The recently-announced retirement of Andy Pettitte is the hot story around the media and the blogosphere, and deservedly so. His retirement has significant implications for the playoff hopes of the current squad, and also has elicited some controversy as to whether he is Hall of Fame worthy (will probably be discussed ad nauseum until there is more real news to discuss). Andy Pettitte has long been one of my favorite Yankees (#1 since the retirement of Paul O’Neill), and there have been/will be many emotional farewell, “thanks for the memories” posts around the blogosphere, to thank the big lefty for his 13 years of service in pinstripes. This post, however, will cover none of the above.
Instead, inspired by John Sickels’ excellent post profiling Andy Pettitte’s career (from the minors on), I just wanted to take some time to reflect on Pettitte’s path to the majors. I recommend reading John’s post to get the more thorough breakdown, but I’ll just give my thoughts here.
Petttitte was a 22nd round pick in 1990, and instead of signing out of high school, Andy attended San Jacinto Junior College for a year. Interestingly, Pettitte’s coach at San Jacinto was Wayne Graham, who went on to have a highly successful career coaching at Rice University, producing many first-round pitchers including David Aardsma, Phil Humber, Jeff Niemann, Wade Townsend, and Joe Savery. Graham has notorious for working his pitchers very hard, which may have contributed to the significant injury histories of these and several other Rice pitchers. Another fun fact that I learned is that while at San Jacinto, Graham coached a young Roger Clemens (before he transferred to Texas).
He eventually signed with the Yankees out of juco for an $80,000 bonus, a decent chunk of cash for 1990, but hardly the type of money you would expect for a guy who went on to have Pettitte’s long and distinguished career. This was back in the days of draft and follow, when the team retained a player’s rights for a year if he went to junior college, and could sign him if they liked what they saw. According to this old story in the Daily News, Pettitte was offered a chance to transfer to the University of Texas, a perennial baseball powerhouse, but chose the Yanks instead. Given the track that Pettitte ended up following, it’s likely that Andy would have had a very successful college career as a Longhorn, and would’ve been a high pick in the 1994 draft (when he would have first been eligible). The 1st round of the ’94 draft ended up being a mediocre round for pitching (Jaret Wright was probably the best pitcher from 1994’s first round).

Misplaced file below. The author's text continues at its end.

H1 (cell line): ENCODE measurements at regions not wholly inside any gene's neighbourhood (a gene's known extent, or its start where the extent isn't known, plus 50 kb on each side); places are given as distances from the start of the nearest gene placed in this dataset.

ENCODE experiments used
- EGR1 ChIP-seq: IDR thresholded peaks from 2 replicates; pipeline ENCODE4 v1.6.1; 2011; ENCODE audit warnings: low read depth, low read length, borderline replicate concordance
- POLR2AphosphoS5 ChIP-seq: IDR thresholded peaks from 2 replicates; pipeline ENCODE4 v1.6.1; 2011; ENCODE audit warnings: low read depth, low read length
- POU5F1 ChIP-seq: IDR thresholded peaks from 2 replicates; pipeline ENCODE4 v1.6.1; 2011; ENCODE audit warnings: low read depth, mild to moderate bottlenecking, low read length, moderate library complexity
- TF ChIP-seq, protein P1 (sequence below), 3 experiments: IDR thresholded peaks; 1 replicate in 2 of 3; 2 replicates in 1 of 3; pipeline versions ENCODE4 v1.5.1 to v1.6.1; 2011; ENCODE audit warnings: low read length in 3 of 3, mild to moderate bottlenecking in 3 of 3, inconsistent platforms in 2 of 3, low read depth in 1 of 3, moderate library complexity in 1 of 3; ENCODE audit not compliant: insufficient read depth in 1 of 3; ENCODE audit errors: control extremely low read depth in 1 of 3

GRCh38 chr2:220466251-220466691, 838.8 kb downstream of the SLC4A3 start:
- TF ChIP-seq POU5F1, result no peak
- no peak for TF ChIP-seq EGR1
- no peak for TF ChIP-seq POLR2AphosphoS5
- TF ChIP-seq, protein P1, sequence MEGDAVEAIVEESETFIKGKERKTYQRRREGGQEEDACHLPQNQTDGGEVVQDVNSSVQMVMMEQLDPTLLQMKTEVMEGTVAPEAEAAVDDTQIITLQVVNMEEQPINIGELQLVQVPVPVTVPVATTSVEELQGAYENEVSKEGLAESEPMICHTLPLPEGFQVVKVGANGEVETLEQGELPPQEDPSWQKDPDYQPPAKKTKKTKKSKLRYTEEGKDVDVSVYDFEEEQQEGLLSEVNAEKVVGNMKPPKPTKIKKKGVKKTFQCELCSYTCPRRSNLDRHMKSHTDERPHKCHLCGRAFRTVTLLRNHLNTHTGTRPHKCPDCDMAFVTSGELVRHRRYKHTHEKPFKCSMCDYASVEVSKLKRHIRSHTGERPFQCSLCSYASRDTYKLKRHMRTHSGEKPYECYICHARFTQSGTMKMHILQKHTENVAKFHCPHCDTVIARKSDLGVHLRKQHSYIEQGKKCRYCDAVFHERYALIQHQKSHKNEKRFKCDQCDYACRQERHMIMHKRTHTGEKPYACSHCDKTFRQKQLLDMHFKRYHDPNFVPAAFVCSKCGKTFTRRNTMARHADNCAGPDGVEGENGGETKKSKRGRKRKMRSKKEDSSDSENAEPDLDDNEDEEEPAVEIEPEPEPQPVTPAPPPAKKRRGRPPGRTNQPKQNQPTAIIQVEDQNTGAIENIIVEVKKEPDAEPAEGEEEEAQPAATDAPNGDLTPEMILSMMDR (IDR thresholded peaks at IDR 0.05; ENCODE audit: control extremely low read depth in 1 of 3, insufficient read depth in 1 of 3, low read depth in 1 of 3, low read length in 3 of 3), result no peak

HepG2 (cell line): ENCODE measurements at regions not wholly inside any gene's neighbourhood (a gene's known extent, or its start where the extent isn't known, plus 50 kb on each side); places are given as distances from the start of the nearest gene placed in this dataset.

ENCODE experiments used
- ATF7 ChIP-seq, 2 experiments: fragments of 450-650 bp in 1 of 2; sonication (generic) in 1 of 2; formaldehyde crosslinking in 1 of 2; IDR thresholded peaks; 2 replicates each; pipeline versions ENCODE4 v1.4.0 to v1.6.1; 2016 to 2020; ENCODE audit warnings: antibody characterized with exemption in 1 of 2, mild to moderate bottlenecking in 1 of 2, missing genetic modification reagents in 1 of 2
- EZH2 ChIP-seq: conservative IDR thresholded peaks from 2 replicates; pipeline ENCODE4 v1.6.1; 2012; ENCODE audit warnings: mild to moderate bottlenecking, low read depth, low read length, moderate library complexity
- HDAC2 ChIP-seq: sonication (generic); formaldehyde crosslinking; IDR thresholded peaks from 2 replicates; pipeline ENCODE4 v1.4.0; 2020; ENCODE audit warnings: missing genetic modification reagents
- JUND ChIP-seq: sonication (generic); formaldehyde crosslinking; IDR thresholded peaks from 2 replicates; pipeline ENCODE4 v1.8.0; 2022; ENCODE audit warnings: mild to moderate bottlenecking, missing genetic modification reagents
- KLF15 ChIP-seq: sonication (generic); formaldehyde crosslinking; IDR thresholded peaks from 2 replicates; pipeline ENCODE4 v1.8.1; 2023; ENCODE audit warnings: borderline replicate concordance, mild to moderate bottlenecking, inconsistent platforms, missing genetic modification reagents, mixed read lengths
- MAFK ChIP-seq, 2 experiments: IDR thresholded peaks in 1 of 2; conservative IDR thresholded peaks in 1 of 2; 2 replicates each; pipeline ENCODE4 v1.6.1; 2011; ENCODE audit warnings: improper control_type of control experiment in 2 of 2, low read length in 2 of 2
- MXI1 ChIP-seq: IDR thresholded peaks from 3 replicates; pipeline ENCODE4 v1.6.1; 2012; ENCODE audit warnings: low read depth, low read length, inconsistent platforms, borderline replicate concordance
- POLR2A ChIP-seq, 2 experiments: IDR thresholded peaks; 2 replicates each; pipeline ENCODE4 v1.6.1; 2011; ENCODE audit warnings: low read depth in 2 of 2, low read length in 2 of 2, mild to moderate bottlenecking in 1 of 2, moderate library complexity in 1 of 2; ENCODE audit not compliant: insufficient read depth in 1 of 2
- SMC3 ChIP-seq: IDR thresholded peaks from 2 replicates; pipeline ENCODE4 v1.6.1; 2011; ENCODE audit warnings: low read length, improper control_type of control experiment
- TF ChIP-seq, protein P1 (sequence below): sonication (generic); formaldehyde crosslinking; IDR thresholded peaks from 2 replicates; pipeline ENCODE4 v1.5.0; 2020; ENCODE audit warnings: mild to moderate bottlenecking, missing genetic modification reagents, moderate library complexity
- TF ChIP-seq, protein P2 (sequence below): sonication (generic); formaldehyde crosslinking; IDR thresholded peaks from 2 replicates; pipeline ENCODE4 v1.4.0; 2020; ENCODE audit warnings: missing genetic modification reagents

Andy’s minor league career was very impressive, but due primarily to his low draft position (I would hypothesize), he never made a top 100 list until 1995 (when he was #49 on the BA list). His minor league stats are below.
Looking at this list, the numbers are impressive, but nothing earth-shattering. The career ERA of 2.46, while advancing fairly quickly through the minors, is pretty strong. Despite getting a lateish start to his minor league career compared to a high school pitcher, Andy pretty much moved up a level every year, and was never overmatched. He reached full-season ball at age 19 (after a strong rookie ball debut), and made it to AA at 21. He spent the next 2 seasons (1994 and 1995) between AA and AAA, before making his debut with the big club in 1995. In his minor league career, Pettitte demonstrated very good control (career 2.5 bb/9) and a respectable but not overwhelming strikeout rate (7.3 k/9), which would likely keep him from being a top prospect in this day and age. I have not been able to find anything in the way of old scouting reports, but according to Sickels Andy never particularly impressed scouts with either his fastball velocity or his secondary offerings, and was viewed primarily as a control pitcher coming up. His minor league strikeout and walk rates were very similar to the numbers he posted in the bigs.